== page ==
Dry powder inhalation products (oxytocin, anti-infectives, vaccines)
D4 researchers are exploring opportunities where drug delivery to the airways can improve health outcomes for certain patient populations. The lungs present a large surface area with an extensive blood supply and thin epithelial cells. This can facilitate absorption of some compounds so that medication reaches the bloodstream without the need for an injection. In certain disease states, it is beneficial to deliver medicine to the site of action. D4 researchers are therefore investigating the role of inhaled antibiotics for respiratory infections.
Researchers are working to develop a novel aerosol delivery system for oxytocin that can be inhaled by patients immediately after childbirth, using a simple, disposable device. This approach will increase access to potentially life-saving treatment in resource-poor settings—where a large number of women give birth outside medical facilities or in understaffed and ill-equipped clinics with limited or no refrigeration facilities.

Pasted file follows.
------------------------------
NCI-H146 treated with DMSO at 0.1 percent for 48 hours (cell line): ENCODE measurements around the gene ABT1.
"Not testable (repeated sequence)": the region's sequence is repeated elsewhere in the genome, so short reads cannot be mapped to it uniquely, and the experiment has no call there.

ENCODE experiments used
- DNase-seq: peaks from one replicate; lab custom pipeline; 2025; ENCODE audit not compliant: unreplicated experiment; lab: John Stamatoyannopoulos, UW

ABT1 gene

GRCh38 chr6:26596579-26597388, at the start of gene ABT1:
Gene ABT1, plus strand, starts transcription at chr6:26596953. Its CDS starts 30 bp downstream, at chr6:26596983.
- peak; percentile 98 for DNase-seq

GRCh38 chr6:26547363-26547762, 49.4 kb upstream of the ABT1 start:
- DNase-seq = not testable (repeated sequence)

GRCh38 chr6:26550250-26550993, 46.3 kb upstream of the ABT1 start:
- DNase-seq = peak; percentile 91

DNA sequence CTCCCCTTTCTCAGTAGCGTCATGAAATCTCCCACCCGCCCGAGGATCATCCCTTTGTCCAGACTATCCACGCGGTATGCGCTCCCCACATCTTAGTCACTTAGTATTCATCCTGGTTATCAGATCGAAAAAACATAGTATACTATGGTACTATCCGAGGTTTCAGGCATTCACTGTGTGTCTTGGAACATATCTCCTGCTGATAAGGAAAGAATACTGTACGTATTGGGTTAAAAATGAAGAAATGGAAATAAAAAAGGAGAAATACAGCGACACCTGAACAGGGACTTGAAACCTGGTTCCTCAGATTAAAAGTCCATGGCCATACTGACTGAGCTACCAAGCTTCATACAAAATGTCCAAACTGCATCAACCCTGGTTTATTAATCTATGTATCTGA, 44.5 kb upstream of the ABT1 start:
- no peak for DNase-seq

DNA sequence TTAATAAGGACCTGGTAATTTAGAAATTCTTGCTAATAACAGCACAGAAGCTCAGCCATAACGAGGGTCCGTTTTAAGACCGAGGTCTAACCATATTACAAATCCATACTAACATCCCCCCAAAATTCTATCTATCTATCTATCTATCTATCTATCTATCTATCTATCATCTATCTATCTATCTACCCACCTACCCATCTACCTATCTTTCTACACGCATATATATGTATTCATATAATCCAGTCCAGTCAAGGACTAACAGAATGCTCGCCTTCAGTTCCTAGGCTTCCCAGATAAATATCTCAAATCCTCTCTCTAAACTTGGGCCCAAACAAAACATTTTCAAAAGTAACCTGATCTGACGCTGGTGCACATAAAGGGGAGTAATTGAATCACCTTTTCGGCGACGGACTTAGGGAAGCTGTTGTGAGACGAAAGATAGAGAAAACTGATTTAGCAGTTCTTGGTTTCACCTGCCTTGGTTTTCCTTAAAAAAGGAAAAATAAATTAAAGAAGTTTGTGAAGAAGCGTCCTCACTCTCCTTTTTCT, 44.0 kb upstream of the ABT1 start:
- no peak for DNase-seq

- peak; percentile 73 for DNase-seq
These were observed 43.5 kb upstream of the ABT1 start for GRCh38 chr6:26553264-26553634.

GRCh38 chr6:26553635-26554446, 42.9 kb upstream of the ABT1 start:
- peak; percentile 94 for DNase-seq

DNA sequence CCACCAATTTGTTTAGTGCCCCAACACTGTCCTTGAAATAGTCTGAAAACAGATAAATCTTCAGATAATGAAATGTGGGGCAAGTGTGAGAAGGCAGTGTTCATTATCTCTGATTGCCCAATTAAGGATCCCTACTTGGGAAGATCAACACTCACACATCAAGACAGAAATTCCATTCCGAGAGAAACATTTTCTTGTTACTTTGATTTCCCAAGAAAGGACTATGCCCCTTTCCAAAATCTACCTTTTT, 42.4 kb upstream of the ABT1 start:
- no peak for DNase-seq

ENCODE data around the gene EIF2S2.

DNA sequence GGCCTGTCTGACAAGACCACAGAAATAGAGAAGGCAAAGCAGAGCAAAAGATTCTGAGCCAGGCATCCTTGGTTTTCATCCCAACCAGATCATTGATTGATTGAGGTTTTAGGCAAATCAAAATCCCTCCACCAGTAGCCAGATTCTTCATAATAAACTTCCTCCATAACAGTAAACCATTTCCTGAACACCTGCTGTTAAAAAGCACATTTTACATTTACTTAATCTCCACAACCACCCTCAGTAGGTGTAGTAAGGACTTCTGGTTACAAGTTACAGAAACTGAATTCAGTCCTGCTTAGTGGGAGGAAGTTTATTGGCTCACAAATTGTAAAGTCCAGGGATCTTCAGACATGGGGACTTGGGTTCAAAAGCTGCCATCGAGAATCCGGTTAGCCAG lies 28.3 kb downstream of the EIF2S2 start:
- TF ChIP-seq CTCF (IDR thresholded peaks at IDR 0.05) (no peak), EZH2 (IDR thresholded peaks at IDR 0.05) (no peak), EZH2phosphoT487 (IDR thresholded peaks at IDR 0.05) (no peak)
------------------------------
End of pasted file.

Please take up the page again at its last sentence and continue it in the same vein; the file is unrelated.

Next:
Pulmonary immunisation has gained increased recognition as a means of triggering both a mucosal and systemic immune response without the use of needles. The appropriate formulation of antigens in a dry, solid state can result in improved stability, thereby removing cold-chain storage complications associated with conventional liquid-based vaccines.
Delivery of the antibiotic via inhalation, as compared to intravenous administration, has the potential to achieve higher concentrations within the respiratory tract while minimising systemic exposure. These effects combined are likely to improve clinical efficacy and reduce adverse effects.